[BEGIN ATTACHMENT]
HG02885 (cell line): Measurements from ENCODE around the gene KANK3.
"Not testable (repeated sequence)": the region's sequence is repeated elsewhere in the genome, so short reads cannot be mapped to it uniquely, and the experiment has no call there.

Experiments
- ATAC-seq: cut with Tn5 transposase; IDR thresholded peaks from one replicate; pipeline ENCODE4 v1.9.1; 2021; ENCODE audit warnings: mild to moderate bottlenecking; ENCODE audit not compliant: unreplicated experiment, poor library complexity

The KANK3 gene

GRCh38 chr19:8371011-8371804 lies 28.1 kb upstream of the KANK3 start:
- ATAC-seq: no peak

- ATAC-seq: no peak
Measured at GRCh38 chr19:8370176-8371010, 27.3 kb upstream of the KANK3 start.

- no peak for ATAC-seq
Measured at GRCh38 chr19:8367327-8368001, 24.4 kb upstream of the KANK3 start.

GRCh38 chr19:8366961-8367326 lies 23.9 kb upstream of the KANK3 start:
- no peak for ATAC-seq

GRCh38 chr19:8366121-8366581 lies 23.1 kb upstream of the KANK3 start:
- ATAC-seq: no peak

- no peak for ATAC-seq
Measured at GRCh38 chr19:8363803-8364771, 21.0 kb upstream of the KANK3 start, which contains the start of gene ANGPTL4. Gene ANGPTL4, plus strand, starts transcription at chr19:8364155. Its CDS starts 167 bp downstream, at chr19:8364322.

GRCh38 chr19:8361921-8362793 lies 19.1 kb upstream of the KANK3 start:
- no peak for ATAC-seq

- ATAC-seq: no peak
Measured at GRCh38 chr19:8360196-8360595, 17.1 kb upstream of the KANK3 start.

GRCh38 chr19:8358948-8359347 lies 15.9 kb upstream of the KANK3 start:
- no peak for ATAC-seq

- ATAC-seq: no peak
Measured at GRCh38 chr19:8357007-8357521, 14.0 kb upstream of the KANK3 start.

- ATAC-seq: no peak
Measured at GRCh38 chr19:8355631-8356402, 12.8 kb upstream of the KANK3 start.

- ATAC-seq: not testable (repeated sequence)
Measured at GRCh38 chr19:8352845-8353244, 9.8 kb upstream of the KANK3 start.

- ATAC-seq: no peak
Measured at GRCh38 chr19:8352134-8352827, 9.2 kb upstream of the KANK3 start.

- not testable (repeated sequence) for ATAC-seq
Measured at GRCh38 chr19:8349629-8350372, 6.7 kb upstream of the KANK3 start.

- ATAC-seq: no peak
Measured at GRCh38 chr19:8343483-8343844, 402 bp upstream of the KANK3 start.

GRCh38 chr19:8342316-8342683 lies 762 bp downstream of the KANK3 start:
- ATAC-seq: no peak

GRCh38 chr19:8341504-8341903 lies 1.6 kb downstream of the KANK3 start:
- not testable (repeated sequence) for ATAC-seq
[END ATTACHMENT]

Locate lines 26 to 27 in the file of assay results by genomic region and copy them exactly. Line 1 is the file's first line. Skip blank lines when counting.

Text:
- ATAC-seq: no peak
Measured at GRCh38 chr19:8355631-8356402, 12.8 kb upstream of the KANK3 start.